Charles Edward Stuart and the ’45 I

Lead: For generations the Stuarts hoped with fond regret of regaining the British crown. The high point of their hopes was the 1745 rebellion led by Bonnie Prince Charlie.

Intro.: A Moment in Time with Dan Roberts.

Content: Having threatened or irritated most of the influential leaders of England, King James II was supplanted in the so-called Glorious Revolution of 1688. The Catholic James had been tolerated as long as he and his queen had no children, but when she became pregnant in June 1688 events quickly moved out of his control. Late that year in an moment of uncharacteristic timidity, he fled in the face of the invading Dutch armies of William of Orange. For years he watched from French exile with mounting regret as Parliament transferred the throne to William and James’ own Protestant daughter Mary. Many in England, however, and especially in Scotland longed for a return of the Stuarts.

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United States Leaves Saigon (Vietnam)

Lead: In late April 1975, the American war in Vietnam, representing 15 years of sacrifice of both blood and treasure, came to an end.

Intro.: A Moment in Time with Dan Roberts



Coretta Scott King II

Lead: In the years before and after the assassination of her husband, Coretta Scott King provided strong leadership within the civil rights movement.

Intro.: A Moment in Time with Dan Roberts.

Content: It was not easy residing at the center of the maelstrom, raising a large family, taking a supportive role at the side of one of humanity’s most consequential figures, but, nevertheless, Coretta King rose to take the role of leader. She escaped and stood strong when white supremacists directed violence against their family. When Dr. Martin Luther King, Jr., was awarded the Nobel Peace prize, she was by his side.


Coretta Scott King I

Lead: In the pantheon of the civil rights movement Martin Luther King, Jr., and his wife, Coretta Scott King, shine most brightly.

Intro.: A Moment in Time with Dan Roberts.

Content: As the issue of African-American Civil rights forced itself onto the American national agenda, it is not surprising that the prosperous, educated, black upper-class should feel most acutely the second-class status which America’s white majority enforced so vigorously to keep them in their place.

The Manson Murders II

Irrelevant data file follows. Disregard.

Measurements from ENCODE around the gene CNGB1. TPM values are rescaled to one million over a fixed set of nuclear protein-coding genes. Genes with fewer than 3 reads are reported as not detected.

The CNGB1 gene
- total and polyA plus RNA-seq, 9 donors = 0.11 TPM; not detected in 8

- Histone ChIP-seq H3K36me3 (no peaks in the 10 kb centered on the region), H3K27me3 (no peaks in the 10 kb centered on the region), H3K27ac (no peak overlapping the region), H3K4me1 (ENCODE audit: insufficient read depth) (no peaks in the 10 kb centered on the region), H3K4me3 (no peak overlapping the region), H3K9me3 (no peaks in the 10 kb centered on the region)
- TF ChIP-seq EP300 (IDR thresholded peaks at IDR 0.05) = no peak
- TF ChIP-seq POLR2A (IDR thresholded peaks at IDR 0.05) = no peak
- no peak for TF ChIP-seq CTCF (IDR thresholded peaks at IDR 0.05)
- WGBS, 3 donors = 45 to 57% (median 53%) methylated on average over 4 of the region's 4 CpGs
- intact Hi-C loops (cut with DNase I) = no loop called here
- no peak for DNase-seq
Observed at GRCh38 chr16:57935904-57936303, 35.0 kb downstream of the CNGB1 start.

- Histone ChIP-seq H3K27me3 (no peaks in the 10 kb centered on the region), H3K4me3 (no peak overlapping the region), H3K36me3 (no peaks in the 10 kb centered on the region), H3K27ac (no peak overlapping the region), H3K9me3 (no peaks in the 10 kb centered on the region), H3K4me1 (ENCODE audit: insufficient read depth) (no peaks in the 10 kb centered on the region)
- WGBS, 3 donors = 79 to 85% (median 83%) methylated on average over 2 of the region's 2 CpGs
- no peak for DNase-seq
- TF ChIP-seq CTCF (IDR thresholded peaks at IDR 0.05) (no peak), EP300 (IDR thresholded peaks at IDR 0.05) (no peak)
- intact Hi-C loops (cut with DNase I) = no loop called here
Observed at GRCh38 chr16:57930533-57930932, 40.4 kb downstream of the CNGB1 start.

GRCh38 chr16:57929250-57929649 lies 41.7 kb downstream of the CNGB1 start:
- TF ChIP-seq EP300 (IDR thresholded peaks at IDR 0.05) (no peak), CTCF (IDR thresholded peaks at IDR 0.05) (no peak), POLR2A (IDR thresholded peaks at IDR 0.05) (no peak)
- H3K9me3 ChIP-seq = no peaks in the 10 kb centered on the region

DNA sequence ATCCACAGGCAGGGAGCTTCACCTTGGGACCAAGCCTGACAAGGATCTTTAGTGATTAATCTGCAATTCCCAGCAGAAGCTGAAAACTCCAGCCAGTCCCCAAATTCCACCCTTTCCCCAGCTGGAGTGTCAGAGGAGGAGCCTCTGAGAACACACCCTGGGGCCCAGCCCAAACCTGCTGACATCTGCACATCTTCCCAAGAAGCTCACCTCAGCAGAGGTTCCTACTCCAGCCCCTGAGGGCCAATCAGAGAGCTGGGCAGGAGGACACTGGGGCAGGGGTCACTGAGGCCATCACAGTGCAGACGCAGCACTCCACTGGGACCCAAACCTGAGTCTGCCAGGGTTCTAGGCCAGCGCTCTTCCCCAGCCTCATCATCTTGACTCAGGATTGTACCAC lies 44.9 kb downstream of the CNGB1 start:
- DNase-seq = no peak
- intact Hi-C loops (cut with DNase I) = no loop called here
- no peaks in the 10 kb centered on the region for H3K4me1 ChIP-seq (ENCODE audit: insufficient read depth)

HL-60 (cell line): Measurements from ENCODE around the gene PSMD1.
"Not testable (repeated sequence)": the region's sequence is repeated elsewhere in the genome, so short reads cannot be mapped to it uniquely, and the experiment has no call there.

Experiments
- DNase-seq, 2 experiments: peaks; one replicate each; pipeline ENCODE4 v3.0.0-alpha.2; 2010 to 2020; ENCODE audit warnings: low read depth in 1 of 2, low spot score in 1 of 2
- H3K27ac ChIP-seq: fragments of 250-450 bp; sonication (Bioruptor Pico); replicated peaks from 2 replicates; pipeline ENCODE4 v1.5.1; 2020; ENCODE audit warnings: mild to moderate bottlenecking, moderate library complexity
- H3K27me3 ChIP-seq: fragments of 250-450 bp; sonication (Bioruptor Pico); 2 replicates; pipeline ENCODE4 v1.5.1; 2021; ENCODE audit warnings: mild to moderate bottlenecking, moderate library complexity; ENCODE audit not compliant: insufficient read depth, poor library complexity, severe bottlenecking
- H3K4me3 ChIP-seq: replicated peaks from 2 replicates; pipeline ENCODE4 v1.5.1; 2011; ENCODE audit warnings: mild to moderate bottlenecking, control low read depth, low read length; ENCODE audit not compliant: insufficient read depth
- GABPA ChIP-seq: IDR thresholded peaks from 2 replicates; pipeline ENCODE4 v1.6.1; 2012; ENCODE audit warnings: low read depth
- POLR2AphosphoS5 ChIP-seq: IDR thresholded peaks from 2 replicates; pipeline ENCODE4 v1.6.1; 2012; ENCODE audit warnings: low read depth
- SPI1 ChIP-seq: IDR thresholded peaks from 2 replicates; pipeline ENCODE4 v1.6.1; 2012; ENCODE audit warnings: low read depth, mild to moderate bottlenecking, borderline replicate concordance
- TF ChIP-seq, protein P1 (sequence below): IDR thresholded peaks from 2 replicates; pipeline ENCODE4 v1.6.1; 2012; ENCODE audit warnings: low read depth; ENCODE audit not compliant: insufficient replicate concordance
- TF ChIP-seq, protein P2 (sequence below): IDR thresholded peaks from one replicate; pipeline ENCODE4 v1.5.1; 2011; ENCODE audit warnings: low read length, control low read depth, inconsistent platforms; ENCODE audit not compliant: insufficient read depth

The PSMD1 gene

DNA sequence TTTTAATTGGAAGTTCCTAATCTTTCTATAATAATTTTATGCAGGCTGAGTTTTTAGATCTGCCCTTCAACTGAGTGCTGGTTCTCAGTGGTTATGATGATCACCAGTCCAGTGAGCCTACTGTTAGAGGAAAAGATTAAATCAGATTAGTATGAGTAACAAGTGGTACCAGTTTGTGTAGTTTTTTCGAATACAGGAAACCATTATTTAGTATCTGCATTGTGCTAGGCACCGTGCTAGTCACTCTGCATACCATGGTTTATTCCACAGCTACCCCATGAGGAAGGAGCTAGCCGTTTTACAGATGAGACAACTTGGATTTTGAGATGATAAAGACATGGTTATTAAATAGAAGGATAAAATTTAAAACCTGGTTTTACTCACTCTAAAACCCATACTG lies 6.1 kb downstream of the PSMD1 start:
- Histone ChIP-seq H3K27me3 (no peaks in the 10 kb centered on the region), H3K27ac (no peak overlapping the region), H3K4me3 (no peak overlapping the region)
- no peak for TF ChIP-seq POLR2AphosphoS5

Lead: In the late summer of 1969, fanatical followers of Charles Manson went on a weekend spree, brutally killing seven wealthy and prominent members of Los Angeles society. Four months later they were charged.

Intro.: A Moment in Time with Dan Roberts.

Content: At first the so-called Tate-LaBianca murders were not connected by police, but because of the similarities of the two crimes, finally the LAPD made the link. The big break for the prosecutors came when one of Manson’s “Family,” in prison on another charge, boasted to her cellmate that she had been in on the Tate murders. In December, Manson and four young female followers were charged.

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The Manson Murders I

Lead: Of the turbulent events that marked the decade of the 1960s, the chilling and notorious Charles Manson murders are clearly among most shocking.

Intro.: A Moment in Time with Dan Roberts.

Content: Charles Manson was born in 1934. He had an unstable childhood and by the age of thirteen was ripening into young man with a decidedly criminal inclination. After being released from a California prison in 1967, he moved to San Francisco, where he began attracting a group of devoted young people who would eventually follow him on a path of violence and destruction. Playing upon sections of the Book of Revelation and drawing inspiration from certain Beatle songs, Manson and his followers began preparing for a racial war in which black and white would annihilate each other. After this war, which Manson called “Helter Skelter,” he and his followers, or as he called them, his “family,” would emerge from a bottomless pit in Death Valley ready to lead a new society.

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Lead: Out of ancient Japanese history emerged a caste of iconic warriors that often had military and political power. They were the samurai.

Intro.: A Moment in Time with Dan Roberts.

Content: The bushi or samurai were members of a powerful class of military combatants who played an increasingly influential role in Japanese political life from approximately CE 800 to fairly late in the modern era. They adhered to the strict ethical code of bushido, the way of the warrior, which stressed Confucian morality, devotion to one’s master, self-discipline and respectful conduct. In defeat, rather than accepting capture, some bushi chose what they considered to be an honorable death by se’ppuku, ritual suicide.